For a fee: the recruitment of migrant domestic workers
Various, including ILO Special Action Programme to Combat Forced Labour (DfID and U.S. Department of Labour), International Organisation for Migration (IOM), Open Society Foundations, Humanity United.
ILO, IOM, Fair Hiring Initiative, Equip (Lebanon)
Dr. Katharine Jones, Marie Apostol, Leena Ksaifi, Daryl Delgado, Stephanie Morin, Patrick Dobree, Wangui Irimu.
A number of related projects have sought to document and explain how recruitment firms and brokers profit from organising migration, how and why recruitment firms engage in specific unethical/ abusive business practice, why it predominates as a means of organizing migration in some national contexts and not in others, and how recruitment abuses can be effectively challenged by governments and by migrants themselves. With various collaborators and team members, projects have been conducted in Indonesia, Singapore, Nepal, Bangladesh, India, Lebanon, Jordan, Brazil, Paraguay and Kenya. The current project explores how male and female migrant workers are able to most effectively challenge exploitative labour recruiters, with research conducted globally, but especially in Qatar and Nepal.
In 2015, there were an estimated 244 million migrants worldwide, an increase of 41% since the turn of the millennium. Over the past two decades, ‘recruiters’ who organise labour migration across international borders have also dramatically increased in numbers. Recruiters are a well-documented source of exploitation of migrant workers. Their business practices are known to exacerbate the risk of abuse, forced labour and human trafficking. Among the most widely cited abuses perpetrated by recruiters are: deception about the nature and conditions of work, confiscation of passports, illegal wage deductions, debt bondage linked to extortionate recruitment fees, threats if workers want to leave their employers and physical violence.
Four studies (the recruitment of migrant women into domestic from Bangladesh, India, Nepal into Jordan and Lebanon) were conducted for the ILO Special Action Programme to Combat Forced Labour (SAP-FL) between 2014 and 2015 as part of the Work in Freedom Initiative funded by UK DfID. This programme aimed to preventing the trafficking of women and girls in South Asia and the Middle East through promoting education, fair recruitment, safe migration and decent work. The study contributed to amendments to regulation in these countries, advocacy and campaigning, and the development of ethical recruitment principles with the International Trade Union Confederation (ITUC) and employers’ bodies.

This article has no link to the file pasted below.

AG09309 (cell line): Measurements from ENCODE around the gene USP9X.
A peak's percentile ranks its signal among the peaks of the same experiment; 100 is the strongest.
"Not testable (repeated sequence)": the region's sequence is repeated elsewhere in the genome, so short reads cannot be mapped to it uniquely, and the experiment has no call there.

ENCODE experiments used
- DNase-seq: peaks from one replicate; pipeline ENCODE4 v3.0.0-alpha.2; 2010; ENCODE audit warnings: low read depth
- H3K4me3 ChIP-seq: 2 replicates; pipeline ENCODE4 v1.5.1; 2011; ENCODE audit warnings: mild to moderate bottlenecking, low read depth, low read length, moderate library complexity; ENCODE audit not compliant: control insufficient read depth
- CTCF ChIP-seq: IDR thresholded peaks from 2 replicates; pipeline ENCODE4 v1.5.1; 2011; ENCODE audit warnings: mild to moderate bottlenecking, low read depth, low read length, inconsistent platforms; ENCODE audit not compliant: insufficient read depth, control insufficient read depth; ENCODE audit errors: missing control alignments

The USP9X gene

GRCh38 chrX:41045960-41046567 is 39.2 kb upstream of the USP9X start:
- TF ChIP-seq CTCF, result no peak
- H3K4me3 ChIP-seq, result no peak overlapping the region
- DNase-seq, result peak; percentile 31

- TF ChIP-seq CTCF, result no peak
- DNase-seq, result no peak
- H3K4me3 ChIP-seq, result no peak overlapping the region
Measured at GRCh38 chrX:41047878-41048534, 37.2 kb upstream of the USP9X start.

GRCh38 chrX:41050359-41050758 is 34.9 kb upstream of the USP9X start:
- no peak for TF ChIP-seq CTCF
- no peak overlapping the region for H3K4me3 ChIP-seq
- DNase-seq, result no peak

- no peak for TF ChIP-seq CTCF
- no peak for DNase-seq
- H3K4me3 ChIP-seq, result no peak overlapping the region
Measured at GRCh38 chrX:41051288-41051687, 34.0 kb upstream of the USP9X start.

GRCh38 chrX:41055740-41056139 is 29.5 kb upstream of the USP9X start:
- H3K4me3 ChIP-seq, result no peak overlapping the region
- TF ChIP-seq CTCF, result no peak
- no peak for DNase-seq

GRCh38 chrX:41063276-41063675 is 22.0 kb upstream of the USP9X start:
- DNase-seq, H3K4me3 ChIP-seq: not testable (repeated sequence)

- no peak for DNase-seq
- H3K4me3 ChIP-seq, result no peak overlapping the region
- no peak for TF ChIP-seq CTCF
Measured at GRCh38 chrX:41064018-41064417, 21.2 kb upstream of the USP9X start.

Two further studies were funded by the US Department of Labour under the auspieces of the ILO Fair Recruitment Initiative, launched in 2014. These contributed to the development of ILO and US Government programmes of work in these countries (Brazil, Paraguay and Kenya) to tackle exploitation of migrants, as well to advocacy on the ground.
A further study conducted for Open Society Foundations (Asia and Middle East Programme) explored the use of a “TripAdvisor” style project for migrant women to report back on and improve the practices of exploitative recruiters in Indonesia. This study influenced the further development of the project, and has fed into the development of a global “TripAdvisor for Migrants” soon to be launched by the ITUC/ ILO with funding from the US Government.
The politics of migration, displacement and belonging among Afghans migrants and refugees in Europe and North America
Our research on Afghan experiences of displacement and migration focuses in the following issues: the politics of the migration, asylum and resettlement of Afghans in Europe and North America; Afghan journeys and migration into Europe and the engagement of recently arrived Afghans in Europe for peacebuilding and development in Afghanistan. We aim to examine the situate of the complex migration histories of Afghans who have recently migrated from Afghanistan, Iran and Pakistan within debates around the categorisation, intersectionality and development in migration.
Refugee resettlement: politics, practices, rhetoric
This project explores resettlement in countries of destination as well in those which host large numbers of forcibly displaced persons. Drawing evidence from a select group of case-studies, we analyse the ways in which the politics of resettlement are translated on the ground through the practices and narratives of the staff of intermediary organisations such as UNHCR, IOM and the NGOs involved in resettlement; and government officials as well as their main respective donor governments. Using decolonising methodologies, we also aim to study the intertwined narratives, storytelling and rhetoric about resettlement of the women and men who have been forcibly displaced.
Managing the migration crisis? Undocumented migrants and refugees at Europe’s southern border
Over recent years, hundreds of thousands of people have crossed the Mediterranean to Italy as part of what has come to be known as Europe’s ‘migration crisis’. An intensification of controls on international population movements has taken place both at sea and after arrival. This project seeks to better understand what the impact of attempts by EU institutions and national governments to manage the crisis has been on migrants’ status and journeys. It serves to document the ongoing crisis through the experiences of newly arrived migrants and refugees.